of Rhode Island GreenShare Factsheets
Japanese beetles are one of the most
common pests in Northeast gardens. They were accidentally
introduced with infested irises
from Japan for the 1916 World's Fair. The adults feed on over
300 different plants, "skeletonizing" the leaves and leaving
only midribs and other veins. When populations are high, they
may defoliate plants. The larvae (grubs) feed on roots and
can kill large areas of turf (see white
Adults are approximately 10 mm (3/8 inch) long, with a
metallic green midsection and head. The wing covers are coppery
brown, and tufts of white hairs line the sides of the abdomen.
The life cycle is completed in one year, with ten months
spent as a grub in the soil and two months as an adult. Females
deposit eggs in soil, usually in turf, during the summer (primarily
in July). Grubs feed on roots near the soil surfaces until cold
weather arrives, then move to about 15 cm (6 inches) below the
surface of the soil to they hibernate for the winter. Grubs move
nearer the surface in the spring and resume feeding. They pupate
in May and June, emerging in early July as adults.
Roses, fruit trees, beans, tomatoes, and corn are among
the favorite foods of the adult Japanese beetle. Adults feed
during the day, especially in warm weather and on plants in full
sun. They chew on the flowers and the leaves, which soon wilt
and drop. Large populations can completely defoliate a plant.
There are several similar species, such as Oriental and Asiatic
garden beetles, which also eat landscape plants. Oriental and
Asiatic garden beetles feed mostly during the night on flowers,
but cause little damage as adults (the larvae can seriously damage
roots, particularly of grasses).
Light infestations can be controlled by knocking the adults
into a pail of soapy water early in the morning, while they are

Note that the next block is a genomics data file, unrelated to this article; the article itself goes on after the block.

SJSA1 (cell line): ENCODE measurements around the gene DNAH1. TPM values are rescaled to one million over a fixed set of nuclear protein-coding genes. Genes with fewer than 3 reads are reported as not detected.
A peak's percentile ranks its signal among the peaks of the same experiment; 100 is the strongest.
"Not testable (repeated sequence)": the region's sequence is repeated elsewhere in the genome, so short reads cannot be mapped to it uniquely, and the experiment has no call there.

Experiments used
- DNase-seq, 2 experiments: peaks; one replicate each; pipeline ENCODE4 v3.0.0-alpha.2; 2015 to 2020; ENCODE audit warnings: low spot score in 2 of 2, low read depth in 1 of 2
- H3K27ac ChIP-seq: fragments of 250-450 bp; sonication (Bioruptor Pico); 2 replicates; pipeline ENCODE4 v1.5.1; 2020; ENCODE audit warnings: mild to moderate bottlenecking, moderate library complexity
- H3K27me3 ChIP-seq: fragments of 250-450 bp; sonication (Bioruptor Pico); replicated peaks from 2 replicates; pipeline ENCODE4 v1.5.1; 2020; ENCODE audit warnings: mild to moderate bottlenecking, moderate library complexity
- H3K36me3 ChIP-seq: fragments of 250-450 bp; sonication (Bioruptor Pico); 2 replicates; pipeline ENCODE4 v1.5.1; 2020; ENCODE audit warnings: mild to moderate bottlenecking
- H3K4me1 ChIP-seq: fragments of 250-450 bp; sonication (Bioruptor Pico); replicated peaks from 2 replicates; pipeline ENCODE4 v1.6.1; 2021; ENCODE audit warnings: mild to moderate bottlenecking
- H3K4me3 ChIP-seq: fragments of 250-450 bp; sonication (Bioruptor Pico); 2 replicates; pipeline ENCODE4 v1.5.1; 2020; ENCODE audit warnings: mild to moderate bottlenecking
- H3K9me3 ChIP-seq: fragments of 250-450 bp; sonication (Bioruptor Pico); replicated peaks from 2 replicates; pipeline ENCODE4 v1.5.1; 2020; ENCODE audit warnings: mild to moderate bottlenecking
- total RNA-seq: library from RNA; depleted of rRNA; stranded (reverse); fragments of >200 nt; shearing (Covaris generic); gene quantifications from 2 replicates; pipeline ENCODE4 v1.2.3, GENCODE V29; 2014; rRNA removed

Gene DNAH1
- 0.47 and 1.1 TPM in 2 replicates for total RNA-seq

still sluggish. The plants can also be sprayed with Neem, which
is approved for organic gardens and acts as a feeding repellant.
Commercially available Japanese beetle traps use two chemical
lures to attract the beetles: one lure is a Japanese beetle sex
pheromone that attracts male beetles; the other lure consists
of a blend of three chemicals which emulates a floral scent and
attracts males and females. One study has shown that using these
traps in an individual yard may not be effective. Traps will
exert some degree of control, but the number of traps to use,
and how effective they are, remains a topic of debate among entomologists.
Using these traps in a small residential yard may be counter-productive,
as they may attract more beetles into the yard than they kill.
Traps may be effective, however, in a home yard surrounded by
forest, on a golf course or in a residential community where
all neighbors simultaneously trap Japanese beetles, or in other
sites where the traps do have the potential to suppress the local
By Marion Gold, Steven
Alm and Meggan Gould, 1999
are poisonous! Read and follow all safety precautions on labels.
Handle carefully and store in original containers out of reach
of children, pets or livestock. Dispose of empty containers
immediately, in a safe manner and place. Pesticides should never
be stored with foods or in areas where people eat.
When trade names are used for identification, no product endorsement
is implied, nor is discrimination intended against similar materials.
Be sure that the pesticide you intend to use is registered for
the state of use.
The user of this information assumes all risk for personal injury
or property damage.
information, call the URI CE Gardening and Food Safety Hotline
at 1-800-448-1011 or (401)874-2929 from outside Rhode Island;
Monday-Thursday between 9 am and 2 pm.
of Rhode Island Cooperative Extension provides equal program